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Commander questioned over Gaza killings

Oct. 22, 2010 11:02 A.M. (Updated: Oct. 23, 2010 8:04 P.M.)
TEL AVIV (Ma'an) -- An Israeli army commander was questioned Thursday over his involvement in the killing of 21 members of a Gaza family during Israel's last war on Gaza, Israeli press said.

Colonel Ilan Malka told Military Police that he was unaware of a civilian presence in the Samouni household when he approved an airstrike on the home on 5 January 2009, the Israeli news site Ynet said. The bombing killed 21 members of the same family and injured a further 19.

The initial investigation conducted by the Israeli military found nothing unusual about the attack. A new probe was launched after the report issued by the UN fact-finding mission headed by jurist Richard Goldstone found that Israeli forces deliberately targeted civilians in the attack.

Soldiers had ordered around 100 Samouni family members to stay in the house the day before the airstrike.

"Everything indicates that the Israeli forces knew that there were about 100 civilians in the house. Indeed, the families had asked to be allowed to leave the area towards a safer place, but had been ordered to stay in Wa’el al-Samouni’s house. The house must have been under constant observation by the Israeli soldiers, who had complete control over the area at the time," the report found.

Malka, who authorized the bombing, was questioned under caution for the first time on Thursday, Ynet said. Since the war, which Israel launched in December 2008, Malka was promoted to assistant chief of staff for operations at the Central Command, Ynet said, adding that his promotion to brigadier-general had been put on hold.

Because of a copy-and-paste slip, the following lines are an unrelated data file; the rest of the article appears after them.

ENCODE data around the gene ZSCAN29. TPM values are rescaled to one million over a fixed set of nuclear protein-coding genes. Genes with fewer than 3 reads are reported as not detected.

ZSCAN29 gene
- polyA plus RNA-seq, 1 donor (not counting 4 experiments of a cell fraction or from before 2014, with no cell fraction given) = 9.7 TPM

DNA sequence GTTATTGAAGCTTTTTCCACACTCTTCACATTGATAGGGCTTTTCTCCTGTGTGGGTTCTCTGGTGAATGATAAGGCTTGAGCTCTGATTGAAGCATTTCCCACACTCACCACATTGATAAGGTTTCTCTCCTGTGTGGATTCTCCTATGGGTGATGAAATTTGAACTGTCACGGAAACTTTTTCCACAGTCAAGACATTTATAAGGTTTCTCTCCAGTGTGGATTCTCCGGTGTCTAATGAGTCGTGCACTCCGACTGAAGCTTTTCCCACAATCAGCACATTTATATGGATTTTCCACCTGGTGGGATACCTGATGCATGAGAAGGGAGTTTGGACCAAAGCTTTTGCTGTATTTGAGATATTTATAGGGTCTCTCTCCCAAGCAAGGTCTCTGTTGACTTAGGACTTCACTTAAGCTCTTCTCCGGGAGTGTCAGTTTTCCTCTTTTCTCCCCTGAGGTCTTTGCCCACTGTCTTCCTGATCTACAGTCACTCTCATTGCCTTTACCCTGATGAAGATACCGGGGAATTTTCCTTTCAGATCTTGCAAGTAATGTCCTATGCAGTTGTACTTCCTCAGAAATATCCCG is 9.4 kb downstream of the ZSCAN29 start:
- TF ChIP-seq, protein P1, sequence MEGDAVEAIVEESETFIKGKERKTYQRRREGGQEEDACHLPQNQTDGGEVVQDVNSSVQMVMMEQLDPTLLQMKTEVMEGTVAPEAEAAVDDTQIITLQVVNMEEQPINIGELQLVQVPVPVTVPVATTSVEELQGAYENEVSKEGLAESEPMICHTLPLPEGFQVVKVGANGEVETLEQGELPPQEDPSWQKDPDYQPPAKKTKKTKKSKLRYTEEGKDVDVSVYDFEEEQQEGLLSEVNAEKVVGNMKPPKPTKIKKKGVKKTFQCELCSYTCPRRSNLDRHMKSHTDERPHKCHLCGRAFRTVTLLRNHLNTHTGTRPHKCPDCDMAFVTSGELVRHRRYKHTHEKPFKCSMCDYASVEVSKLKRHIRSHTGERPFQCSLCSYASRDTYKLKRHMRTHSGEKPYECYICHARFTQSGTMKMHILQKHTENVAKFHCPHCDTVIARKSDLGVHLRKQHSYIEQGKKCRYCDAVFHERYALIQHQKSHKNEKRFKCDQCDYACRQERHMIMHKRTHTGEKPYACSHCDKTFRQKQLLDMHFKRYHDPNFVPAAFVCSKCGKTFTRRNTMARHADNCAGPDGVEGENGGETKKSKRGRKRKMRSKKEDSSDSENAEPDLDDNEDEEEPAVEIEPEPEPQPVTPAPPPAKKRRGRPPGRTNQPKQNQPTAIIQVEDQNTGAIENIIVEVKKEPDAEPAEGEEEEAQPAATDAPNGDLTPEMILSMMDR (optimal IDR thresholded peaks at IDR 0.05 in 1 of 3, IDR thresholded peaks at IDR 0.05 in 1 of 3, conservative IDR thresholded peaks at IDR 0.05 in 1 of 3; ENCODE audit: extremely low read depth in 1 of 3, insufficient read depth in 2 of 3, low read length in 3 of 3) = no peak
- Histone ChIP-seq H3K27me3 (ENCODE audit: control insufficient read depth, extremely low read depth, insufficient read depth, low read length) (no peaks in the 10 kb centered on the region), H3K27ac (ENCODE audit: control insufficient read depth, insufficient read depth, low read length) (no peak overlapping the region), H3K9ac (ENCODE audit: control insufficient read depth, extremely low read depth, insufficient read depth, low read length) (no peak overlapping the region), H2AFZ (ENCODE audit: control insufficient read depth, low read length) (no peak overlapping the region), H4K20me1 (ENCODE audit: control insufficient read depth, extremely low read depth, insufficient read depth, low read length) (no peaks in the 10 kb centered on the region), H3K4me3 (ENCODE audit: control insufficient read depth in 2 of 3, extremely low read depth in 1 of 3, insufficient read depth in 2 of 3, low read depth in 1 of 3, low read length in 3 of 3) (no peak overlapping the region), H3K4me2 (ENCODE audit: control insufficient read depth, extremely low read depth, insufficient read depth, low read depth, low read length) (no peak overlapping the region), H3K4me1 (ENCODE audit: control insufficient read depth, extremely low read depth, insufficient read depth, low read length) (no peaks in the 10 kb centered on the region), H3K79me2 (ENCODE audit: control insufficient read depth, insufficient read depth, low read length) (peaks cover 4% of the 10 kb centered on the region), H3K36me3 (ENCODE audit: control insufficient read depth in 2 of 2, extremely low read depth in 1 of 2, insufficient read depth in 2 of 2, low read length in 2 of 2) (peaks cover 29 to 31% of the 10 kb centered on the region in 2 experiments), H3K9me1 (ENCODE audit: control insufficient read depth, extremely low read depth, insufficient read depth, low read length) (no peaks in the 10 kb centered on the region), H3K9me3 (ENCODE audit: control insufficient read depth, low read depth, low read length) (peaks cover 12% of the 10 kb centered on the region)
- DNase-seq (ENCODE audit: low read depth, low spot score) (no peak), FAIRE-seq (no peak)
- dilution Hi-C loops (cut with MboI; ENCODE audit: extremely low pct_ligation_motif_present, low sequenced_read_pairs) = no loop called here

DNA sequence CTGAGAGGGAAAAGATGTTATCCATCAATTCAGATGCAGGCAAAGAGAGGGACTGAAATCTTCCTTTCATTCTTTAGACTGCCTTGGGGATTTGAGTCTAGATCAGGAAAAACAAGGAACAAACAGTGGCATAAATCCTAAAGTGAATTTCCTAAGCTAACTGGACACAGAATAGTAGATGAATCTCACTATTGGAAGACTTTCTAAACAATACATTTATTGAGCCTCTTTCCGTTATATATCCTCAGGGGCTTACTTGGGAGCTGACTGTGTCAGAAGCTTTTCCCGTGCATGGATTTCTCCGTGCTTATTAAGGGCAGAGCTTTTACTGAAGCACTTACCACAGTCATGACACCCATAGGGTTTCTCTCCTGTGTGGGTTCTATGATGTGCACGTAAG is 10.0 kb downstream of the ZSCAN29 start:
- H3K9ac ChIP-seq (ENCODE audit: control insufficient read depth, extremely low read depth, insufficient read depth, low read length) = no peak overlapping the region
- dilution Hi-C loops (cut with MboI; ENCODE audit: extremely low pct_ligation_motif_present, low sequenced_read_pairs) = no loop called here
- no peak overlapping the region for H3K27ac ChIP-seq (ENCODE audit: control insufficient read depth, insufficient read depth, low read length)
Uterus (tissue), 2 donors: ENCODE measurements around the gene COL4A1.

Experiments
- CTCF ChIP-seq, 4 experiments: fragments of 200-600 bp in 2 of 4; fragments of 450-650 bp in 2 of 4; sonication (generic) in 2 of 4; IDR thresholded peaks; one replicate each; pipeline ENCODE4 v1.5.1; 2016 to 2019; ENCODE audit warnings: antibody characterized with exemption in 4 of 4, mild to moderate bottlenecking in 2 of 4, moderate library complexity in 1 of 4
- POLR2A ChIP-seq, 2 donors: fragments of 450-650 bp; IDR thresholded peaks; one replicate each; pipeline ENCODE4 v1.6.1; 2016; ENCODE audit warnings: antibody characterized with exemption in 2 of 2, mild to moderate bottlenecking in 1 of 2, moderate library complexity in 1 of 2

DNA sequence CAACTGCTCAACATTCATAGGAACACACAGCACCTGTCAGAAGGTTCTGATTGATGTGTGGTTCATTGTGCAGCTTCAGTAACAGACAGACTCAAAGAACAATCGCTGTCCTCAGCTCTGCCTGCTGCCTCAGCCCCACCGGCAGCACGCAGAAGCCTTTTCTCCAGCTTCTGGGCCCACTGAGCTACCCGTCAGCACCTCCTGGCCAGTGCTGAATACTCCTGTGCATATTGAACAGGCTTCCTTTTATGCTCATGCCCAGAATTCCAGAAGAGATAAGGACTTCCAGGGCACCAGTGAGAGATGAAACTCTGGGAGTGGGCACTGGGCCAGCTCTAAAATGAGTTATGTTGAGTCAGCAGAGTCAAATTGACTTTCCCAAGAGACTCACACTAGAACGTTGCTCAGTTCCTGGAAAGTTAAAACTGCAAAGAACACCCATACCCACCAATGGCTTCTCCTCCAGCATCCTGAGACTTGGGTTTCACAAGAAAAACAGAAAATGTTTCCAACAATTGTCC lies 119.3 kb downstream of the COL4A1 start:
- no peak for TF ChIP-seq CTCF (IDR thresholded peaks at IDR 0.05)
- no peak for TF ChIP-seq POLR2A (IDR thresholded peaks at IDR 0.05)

An unnamed security source told the Israeli daily Haaretz that the probe into this particular incident had raised "explosive and highly sensitive material," which could call Israel's rules of engagement into question.

The military police investigation was opposed by at least two senior Israeli army officials, including Commander-General Yoav Galant and General Avi Mizrahi, Haaretz reported. Further, on reviewing video footage of the killing, Mizrahi said he "would have done the same," the report said.

Wa'el Samouni, whose house was targeted by the missile strike, told the UN mission, "The entire Samouni family was destroyed. Their land was churned. We have no trees left. What we are asking for is one thing, one question. Please answer this question. Why did the Israelis do this to us? They killed our children, our women, and once you have lost your loved ones, what can you do in life. Why did you do this? Why did the Israelis do this?"

No decision has been made on whether to charge officers, Haaretz said.

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